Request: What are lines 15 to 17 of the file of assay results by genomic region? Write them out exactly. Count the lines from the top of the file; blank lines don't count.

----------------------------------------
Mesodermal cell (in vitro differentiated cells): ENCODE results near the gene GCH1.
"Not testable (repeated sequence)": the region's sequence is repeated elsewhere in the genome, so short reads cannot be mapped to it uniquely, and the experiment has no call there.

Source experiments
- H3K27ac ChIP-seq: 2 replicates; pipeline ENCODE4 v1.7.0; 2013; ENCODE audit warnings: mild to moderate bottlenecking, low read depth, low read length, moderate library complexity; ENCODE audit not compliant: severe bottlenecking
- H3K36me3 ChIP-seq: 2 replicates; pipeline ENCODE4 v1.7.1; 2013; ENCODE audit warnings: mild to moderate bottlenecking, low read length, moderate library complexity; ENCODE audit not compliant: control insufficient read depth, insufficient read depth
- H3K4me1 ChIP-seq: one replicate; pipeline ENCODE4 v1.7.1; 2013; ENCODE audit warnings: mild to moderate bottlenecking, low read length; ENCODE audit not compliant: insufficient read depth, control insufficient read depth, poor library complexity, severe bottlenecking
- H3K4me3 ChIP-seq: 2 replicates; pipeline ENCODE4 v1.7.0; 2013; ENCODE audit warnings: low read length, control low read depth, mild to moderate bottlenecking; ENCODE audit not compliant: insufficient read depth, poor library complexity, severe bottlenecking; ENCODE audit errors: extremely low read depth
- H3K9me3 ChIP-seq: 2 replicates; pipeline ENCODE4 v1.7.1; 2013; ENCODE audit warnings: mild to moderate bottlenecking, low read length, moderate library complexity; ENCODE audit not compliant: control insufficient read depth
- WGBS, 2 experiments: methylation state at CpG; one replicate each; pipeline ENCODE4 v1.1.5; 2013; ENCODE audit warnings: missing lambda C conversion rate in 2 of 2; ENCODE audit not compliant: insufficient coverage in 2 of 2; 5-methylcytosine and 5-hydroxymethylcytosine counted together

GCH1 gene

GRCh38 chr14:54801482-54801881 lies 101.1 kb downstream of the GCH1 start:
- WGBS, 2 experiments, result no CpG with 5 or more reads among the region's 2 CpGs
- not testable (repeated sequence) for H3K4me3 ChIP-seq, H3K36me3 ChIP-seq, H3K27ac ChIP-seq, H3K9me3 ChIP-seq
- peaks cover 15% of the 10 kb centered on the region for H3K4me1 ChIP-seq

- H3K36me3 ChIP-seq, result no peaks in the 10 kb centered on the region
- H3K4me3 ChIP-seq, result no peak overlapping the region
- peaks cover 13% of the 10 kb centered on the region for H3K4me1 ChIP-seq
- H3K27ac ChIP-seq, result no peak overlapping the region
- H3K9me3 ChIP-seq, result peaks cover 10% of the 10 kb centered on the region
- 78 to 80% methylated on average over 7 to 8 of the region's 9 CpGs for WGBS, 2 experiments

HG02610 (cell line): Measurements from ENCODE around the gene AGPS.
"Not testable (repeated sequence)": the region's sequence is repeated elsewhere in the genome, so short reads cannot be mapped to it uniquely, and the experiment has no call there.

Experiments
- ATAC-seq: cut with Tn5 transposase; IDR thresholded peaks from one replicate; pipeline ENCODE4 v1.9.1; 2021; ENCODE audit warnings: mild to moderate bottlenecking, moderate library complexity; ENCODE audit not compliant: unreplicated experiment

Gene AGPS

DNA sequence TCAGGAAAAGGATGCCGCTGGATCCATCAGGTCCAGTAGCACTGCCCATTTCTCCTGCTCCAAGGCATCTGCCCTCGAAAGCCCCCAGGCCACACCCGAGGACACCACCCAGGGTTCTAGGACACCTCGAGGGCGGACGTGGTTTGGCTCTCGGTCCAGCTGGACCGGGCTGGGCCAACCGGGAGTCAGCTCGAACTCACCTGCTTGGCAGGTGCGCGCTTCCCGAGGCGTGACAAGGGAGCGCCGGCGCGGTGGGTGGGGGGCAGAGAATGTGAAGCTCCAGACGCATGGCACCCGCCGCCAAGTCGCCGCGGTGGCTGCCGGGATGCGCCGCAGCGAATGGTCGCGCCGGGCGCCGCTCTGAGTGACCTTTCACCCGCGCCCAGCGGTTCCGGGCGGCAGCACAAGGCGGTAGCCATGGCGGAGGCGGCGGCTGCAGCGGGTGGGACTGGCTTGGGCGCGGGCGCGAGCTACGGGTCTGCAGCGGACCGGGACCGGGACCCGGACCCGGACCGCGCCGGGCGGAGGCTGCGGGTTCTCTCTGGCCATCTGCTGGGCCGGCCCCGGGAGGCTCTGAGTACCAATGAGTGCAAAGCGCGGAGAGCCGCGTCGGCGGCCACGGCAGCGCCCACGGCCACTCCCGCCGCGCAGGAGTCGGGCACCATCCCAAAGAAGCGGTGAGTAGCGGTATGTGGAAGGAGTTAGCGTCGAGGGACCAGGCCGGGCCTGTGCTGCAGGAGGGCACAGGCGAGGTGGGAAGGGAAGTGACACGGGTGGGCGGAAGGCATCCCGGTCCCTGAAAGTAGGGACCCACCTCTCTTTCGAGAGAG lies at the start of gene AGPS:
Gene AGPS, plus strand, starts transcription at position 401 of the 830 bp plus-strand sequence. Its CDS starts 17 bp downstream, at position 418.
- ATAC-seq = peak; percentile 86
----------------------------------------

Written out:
- H3K36me3 ChIP-seq, result no peaks in the 10 kb centered on the region
- H3K4me3 ChIP-seq, result no peak overlapping the region
- peaks cover 13% of the 10 kb centered on the region for H3K4me1 ChIP-seq